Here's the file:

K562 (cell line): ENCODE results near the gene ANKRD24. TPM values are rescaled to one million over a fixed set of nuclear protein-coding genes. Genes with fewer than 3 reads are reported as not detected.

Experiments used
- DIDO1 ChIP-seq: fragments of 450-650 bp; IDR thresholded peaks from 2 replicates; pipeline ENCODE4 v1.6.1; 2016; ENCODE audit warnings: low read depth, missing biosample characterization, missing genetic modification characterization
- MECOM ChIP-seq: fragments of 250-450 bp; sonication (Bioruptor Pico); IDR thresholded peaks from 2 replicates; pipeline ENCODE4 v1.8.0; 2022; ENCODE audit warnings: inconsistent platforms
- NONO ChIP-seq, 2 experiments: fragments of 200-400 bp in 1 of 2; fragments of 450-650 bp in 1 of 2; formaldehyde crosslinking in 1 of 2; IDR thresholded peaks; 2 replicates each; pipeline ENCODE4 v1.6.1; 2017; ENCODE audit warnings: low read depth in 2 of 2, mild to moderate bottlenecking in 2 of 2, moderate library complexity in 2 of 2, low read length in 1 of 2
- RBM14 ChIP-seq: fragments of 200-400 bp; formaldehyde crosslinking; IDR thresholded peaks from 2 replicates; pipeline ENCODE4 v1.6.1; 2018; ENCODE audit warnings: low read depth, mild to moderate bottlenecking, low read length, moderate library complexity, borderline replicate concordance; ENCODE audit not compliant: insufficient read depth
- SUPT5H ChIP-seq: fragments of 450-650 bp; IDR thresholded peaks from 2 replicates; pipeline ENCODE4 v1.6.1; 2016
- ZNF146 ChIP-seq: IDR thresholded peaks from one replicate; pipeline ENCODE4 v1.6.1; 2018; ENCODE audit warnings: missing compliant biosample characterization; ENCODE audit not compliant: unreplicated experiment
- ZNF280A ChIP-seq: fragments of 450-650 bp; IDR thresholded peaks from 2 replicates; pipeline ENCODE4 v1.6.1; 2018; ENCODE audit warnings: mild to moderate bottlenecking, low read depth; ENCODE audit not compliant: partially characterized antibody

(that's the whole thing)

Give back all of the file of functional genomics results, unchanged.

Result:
K562 (cell line): ENCODE results near the gene ANKRD24. TPM values are rescaled to one million over a fixed set of nuclear protein-coding genes. Genes with fewer than 3 reads are reported as not detected.

Experiments used
- DIDO1 ChIP-seq: fragments of 450-650 bp; IDR thresholded peaks from 2 replicates; pipeline ENCODE4 v1.6.1; 2016; ENCODE audit warnings: low read depth, missing biosample characterization, missing genetic modification characterization
- MECOM ChIP-seq: fragments of 250-450 bp; sonication (Bioruptor Pico); IDR thresholded peaks from 2 replicates; pipeline ENCODE4 v1.8.0; 2022; ENCODE audit warnings: inconsistent platforms
- NONO ChIP-seq, 2 experiments: fragments of 200-400 bp in 1 of 2; fragments of 450-650 bp in 1 of 2; formaldehyde crosslinking in 1 of 2; IDR thresholded peaks; 2 replicates each; pipeline ENCODE4 v1.6.1; 2017; ENCODE audit warnings: low read depth in 2 of 2, mild to moderate bottlenecking in 2 of 2, moderate library complexity in 2 of 2, low read length in 1 of 2
- RBM14 ChIP-seq: fragments of 200-400 bp; formaldehyde crosslinking; IDR thresholded peaks from 2 replicates; pipeline ENCODE4 v1.6.1; 2018; ENCODE audit warnings: low read depth, mild to moderate bottlenecking, low read length, moderate library complexity, borderline replicate concordance; ENCODE audit not compliant: insufficient read depth
- SUPT5H ChIP-seq: fragments of 450-650 bp; IDR thresholded peaks from 2 replicates; pipeline ENCODE4 v1.6.1; 2016
- ZNF146 ChIP-seq: IDR thresholded peaks from one replicate; pipeline ENCODE4 v1.6.1; 2018; ENCODE audit warnings: missing compliant biosample characterization; ENCODE audit not compliant: unreplicated experiment
- ZNF280A ChIP-seq: fragments of 450-650 bp; IDR thresholded peaks from 2 replicates; pipeline ENCODE4 v1.6.1; 2018; ENCODE audit warnings: mild to moderate bottlenecking, low read depth; ENCODE audit not compliant: partially characterized antibody